Part of life in Oregon, and especially Washington, is the amount of annual rainfall. We are lucky to wake up to clear skies, though being here we feel lucky enough – and brought protective gear for the cameras, that unlike us, may melt or malfunction in the rain. Breakfast will be had on our porch out of the camp cooker (we forgot bowls). It is quick oatmeal with dried fruit – and hot enough to burn the hungry tongue that finds it difficult to yield to steaming nourishment.
We head out on the Valley Trail around 8:00 am with some PBJ and banana sandwiches. Perhaps halfway through with our mile and a half and we pass one lady going the other way. We average 35 minutes per quarter-mile. We will walk mainly in rainforest, then cross the street to the Hobbit Trail to more forest that will take us down to the beach where we will be joined by ten other people – not a crowded day for such a beautiful place.
There are plenty orange-bellied Taricha granulosa (aka newts), centipedes, and slugs of varying color – yellow, green, and brown – to be watched out for while crunching on leaves, sticks, moss and other rainforest floor findings. We take pictures of new growth and old fungus. There are sprouting flowers and eaten leaves as forest critters forage for sustenance. We enjoy watching their speed – slow – and imagine how large their world looks and how blessed we are to be able to see on the scale from micro to macro – even if it is with the help of technology.
We emerge onto the beach 3.5 hours after we started. We will spend an hour on the beach – my dad in boots and me holding my shoes with my pants getting wet. We enjoy the really low tide. There has to be 20-50 feet of not-usually exposed beach – I’m a bad judge of size. I get to see my first mole crab (reminds me and Dad of a trilobite – species that went extinct 250 million years ago). One seems to be a female swimming on the sand and depositing orange oil (eggs) as she goes. Others that came before her are either just their exoskeletons from molting or have become food for the birds.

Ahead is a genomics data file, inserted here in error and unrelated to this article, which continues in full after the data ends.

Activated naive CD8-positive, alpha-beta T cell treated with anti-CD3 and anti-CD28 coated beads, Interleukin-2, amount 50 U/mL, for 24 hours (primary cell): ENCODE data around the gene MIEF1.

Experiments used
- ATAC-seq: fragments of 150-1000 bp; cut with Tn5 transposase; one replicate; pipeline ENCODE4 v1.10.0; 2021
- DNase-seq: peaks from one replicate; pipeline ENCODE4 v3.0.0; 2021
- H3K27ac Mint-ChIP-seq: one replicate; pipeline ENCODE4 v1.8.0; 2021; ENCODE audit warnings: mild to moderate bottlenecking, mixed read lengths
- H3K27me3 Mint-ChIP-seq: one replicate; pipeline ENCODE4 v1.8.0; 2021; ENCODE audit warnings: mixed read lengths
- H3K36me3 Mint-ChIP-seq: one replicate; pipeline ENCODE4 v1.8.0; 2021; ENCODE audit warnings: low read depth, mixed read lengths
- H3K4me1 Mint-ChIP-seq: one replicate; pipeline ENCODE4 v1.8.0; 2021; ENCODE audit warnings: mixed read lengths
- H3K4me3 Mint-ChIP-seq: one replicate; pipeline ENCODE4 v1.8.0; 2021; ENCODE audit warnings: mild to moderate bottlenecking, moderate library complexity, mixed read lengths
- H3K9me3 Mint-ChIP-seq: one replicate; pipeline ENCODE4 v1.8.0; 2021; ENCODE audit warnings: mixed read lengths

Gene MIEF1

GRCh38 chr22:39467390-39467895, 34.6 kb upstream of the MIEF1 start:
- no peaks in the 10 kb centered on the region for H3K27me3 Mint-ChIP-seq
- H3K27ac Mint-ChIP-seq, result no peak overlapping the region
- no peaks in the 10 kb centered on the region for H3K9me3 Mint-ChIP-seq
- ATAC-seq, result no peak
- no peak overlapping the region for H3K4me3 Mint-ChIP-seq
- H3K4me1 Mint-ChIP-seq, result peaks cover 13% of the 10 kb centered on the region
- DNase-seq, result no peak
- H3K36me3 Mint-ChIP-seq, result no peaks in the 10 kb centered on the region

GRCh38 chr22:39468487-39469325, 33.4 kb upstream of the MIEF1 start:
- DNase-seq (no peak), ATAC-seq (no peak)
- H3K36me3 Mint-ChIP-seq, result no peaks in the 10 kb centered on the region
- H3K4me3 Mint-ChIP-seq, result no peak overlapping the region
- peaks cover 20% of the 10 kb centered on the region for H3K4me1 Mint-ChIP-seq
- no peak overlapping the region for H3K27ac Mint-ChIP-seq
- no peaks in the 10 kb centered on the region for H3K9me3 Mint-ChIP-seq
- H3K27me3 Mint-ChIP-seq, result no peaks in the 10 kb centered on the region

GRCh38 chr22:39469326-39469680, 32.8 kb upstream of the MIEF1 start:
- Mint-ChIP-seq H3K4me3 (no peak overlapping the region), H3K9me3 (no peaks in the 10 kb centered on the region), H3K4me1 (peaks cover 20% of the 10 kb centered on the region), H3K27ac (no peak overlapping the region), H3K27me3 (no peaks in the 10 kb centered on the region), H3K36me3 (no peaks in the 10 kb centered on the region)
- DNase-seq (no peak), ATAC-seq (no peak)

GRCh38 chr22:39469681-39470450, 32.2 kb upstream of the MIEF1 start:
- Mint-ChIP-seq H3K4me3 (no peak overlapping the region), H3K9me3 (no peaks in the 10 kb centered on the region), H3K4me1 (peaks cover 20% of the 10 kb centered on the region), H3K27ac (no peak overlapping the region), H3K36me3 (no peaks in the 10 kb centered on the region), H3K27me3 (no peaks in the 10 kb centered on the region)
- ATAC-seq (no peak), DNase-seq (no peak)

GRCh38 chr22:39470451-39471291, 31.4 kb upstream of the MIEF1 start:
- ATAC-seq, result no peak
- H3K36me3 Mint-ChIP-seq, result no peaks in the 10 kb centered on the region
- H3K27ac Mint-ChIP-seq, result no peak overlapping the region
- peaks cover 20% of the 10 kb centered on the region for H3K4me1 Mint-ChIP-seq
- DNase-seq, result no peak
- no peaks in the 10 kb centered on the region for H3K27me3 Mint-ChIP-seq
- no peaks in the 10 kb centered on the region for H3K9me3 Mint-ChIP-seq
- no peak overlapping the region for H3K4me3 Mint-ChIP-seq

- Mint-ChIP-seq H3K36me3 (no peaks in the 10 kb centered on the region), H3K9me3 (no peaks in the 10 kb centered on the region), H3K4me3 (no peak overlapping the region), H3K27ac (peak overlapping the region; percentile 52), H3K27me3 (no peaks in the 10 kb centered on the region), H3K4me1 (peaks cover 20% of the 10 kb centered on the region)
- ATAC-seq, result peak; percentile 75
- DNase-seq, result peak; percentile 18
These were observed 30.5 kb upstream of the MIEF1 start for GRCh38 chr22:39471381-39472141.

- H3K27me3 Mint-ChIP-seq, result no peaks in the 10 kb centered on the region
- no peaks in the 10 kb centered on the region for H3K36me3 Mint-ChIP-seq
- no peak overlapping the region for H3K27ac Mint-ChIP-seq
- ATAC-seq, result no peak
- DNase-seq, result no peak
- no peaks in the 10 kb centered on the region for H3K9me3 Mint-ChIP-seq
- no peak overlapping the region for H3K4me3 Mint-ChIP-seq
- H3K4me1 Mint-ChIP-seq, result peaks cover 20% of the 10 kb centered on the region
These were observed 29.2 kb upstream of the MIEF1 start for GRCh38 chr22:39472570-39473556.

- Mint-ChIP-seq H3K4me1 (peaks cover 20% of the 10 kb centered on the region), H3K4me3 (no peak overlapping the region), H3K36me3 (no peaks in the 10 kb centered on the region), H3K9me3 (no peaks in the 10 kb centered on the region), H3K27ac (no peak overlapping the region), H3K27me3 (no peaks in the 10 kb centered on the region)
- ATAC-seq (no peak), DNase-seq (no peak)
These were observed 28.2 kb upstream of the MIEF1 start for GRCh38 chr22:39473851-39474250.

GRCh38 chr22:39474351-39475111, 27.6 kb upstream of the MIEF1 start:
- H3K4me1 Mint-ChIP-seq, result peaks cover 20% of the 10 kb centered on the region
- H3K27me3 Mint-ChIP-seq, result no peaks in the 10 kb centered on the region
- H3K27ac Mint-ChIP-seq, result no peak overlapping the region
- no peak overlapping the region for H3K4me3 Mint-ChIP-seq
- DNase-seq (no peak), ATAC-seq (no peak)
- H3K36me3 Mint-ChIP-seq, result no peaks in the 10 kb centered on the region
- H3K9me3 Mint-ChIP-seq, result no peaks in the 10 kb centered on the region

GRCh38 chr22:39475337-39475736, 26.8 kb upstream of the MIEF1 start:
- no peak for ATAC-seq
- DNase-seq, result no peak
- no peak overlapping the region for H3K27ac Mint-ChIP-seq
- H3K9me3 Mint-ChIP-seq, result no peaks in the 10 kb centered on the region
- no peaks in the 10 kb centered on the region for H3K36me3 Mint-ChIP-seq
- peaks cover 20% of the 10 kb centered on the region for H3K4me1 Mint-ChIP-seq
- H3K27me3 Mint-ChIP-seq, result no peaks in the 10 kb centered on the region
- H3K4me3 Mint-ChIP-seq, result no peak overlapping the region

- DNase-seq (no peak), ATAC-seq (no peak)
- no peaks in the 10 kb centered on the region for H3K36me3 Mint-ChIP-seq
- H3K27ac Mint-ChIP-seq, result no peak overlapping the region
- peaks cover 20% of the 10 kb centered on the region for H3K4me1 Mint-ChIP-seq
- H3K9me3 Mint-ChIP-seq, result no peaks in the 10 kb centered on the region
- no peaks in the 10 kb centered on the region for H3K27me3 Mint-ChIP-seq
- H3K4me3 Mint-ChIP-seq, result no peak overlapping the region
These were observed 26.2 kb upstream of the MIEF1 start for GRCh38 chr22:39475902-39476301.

We come across a starfish that is bent over in agony. He has begun to dry out, but some of his tube feet are still moving, so I pick him up gently and set him down in a nearby pool (hopefully with friends – perhaps he was thrown out of the group – let’s hope not). My camera battery decides to call it quits so it’s up to my eyes to see the rocks, sand, waves, sky, anemones, and greenery. And it’s always up to my nose to smell the salty and the fresh; and my skin to feel the rocks, clams and oysters, starfish, sand, and sun; and my ears to hear the birds chirping, the shells clacking, and the waves crashing.
Back to the yurt by 12:30 pm and I wash my feet and eat a slice of pizza. We stop at Devils Churn and the Spouting Horn, but there will be no oceanic performances with no tide or storm to push the water up through the rock formations – the view is still nice. Next on our list of places to stop will be Newport Café. I order a breakfast burrito and my dad gets a steak – his first in a long time (as having a veg wife for 13 years will help to change your meat-eating habits). We enjoy replenishing calories burned and get a t-shirt for the wife that couldn’t join us today, physically, but is here with us in spirit.
After finishing the burrito I think about how tasty it was and that if I would’ve stopped 3/4 of the way through when I got full I would still have some for later – too late now. We are back on the road heading towards cheese with an estimated arrival time of 2.5 hours – there’s always room for dessert! We stop at the Tillamook Cheese Factory for a scoop of marionberry pie and huckleberry ice cream then drive over to Blue Heron French Cheese Company for some smoked brie. We would’ve stopped at Debbie D’s Sausage Factory for some dried salmon for Caroline, but she is closed today.
We make it into Washington at 7:00 pm and pull over to talk with Caroline, watch the sunset, scare off the elk with all our camera clicking, and listen to a Medix guy have fun with his outdoor PA speakers – singing and saying hi. We are glad to know we aren’t the only ones enjoying the day, but that will only go so far into the night. We will pull into Aberdeen after 9:00 pm and into the parking lot of the Thunderbird Motel. Did we get the cheapest deal in town – yes. Did we get good sleep and showers – no.
My dad tells me I should have warned him about the signs of a ‘good’ place – no visitors after 10 pm, place under surveillance, and a security night window for the lobby. There are some stains on the wall, but at least we don’t stick to the floor (that’s another story). I figure the place can’t be that bad because the room has a fridge and TV with remote and neither are bolted down, but that was before we saw the bathroom or the bed sheets. The pillows were just flat, the sheets had mysterious chunky stains, and the bathroom – an explosion of human fluids and hair.
I made a sandwich and got to Skype with Grandma. We survived, and it makes the experience even more memorable and something we can look back on and laugh about, but sleep would be short-lived. In the morning, we will find out that where we stayed is the last place anyone living in the town would recommend. We talk with the baristas about popular people from Aberdeen – the most famous one being Kurt Cobain whose memorial committee had a tribute sign “Come As You Are” added to the town’s welcome sign.